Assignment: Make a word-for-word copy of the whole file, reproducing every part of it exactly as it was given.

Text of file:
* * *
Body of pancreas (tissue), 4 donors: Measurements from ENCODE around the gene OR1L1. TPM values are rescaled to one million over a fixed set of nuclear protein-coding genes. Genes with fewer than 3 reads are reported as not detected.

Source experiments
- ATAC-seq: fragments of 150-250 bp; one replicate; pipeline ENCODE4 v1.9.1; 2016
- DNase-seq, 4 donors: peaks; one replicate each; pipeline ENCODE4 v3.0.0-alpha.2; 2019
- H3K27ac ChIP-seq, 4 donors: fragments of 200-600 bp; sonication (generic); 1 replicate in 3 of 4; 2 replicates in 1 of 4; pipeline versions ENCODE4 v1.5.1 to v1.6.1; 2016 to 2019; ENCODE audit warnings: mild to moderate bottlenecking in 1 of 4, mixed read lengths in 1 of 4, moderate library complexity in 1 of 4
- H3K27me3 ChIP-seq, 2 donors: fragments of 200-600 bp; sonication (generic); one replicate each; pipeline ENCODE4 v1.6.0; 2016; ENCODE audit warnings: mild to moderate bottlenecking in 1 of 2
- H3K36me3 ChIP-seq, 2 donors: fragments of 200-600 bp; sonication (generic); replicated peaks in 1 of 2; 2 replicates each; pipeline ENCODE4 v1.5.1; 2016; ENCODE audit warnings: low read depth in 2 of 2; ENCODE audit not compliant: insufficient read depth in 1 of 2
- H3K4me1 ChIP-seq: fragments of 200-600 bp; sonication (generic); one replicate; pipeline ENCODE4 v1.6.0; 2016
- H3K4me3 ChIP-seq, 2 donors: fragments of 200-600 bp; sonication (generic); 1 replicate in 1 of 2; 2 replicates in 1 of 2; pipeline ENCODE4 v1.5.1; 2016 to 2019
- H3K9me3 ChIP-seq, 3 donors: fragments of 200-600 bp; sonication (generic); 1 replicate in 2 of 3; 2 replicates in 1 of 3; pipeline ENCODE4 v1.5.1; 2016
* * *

Body of pancreas (tissue), 4 donors: Measurements from ENCODE around the gene OR1L1. TPM values are rescaled to one million over a fixed set of nuclear protein-coding genes. Genes with fewer than 3 reads are reported as not detected.

Source experiments
- ATAC-seq: fragments of 150-250 bp; one replicate; pipeline ENCODE4 v1.9.1; 2016
- DNase-seq, 4 donors: peaks; one replicate each; pipeline ENCODE4 v3.0.0-alpha.2; 2019
- H3K27ac ChIP-seq, 4 donors: fragments of 200-600 bp; sonication (generic); 1 replicate in 3 of 4; 2 replicates in 1 of 4; pipeline versions ENCODE4 v1.5.1 to v1.6.1; 2016 to 2019; ENCODE audit warnings: mild to moderate bottlenecking in 1 of 4, mixed read lengths in 1 of 4, moderate library complexity in 1 of 4
- H3K27me3 ChIP-seq, 2 donors: fragments of 200-600 bp; sonication (generic); one replicate each; pipeline ENCODE4 v1.6.0; 2016; ENCODE audit warnings: mild to moderate bottlenecking in 1 of 2
- H3K36me3 ChIP-seq, 2 donors: fragments of 200-600 bp; sonication (generic); replicated peaks in 1 of 2; 2 replicates each; pipeline ENCODE4 v1.5.1; 2016; ENCODE audit warnings: low read depth in 2 of 2; ENCODE audit not compliant: insufficient read depth in 1 of 2
- H3K4me1 ChIP-seq: fragments of 200-600 bp; sonication (generic); one replicate; pipeline ENCODE4 v1.6.0; 2016
- H3K4me3 ChIP-seq, 2 donors: fragments of 200-600 bp; sonication (generic); 1 replicate in 1 of 2; 2 replicates in 1 of 2; pipeline ENCODE4 v1.5.1; 2016 to 2019
- H3K9me3 ChIP-seq, 3 donors: fragments of 200-600 bp; sonication (generic); 1 replicate in 2 of 3; 2 replicates in 1 of 3; pipeline ENCODE4 v1.5.1; 2016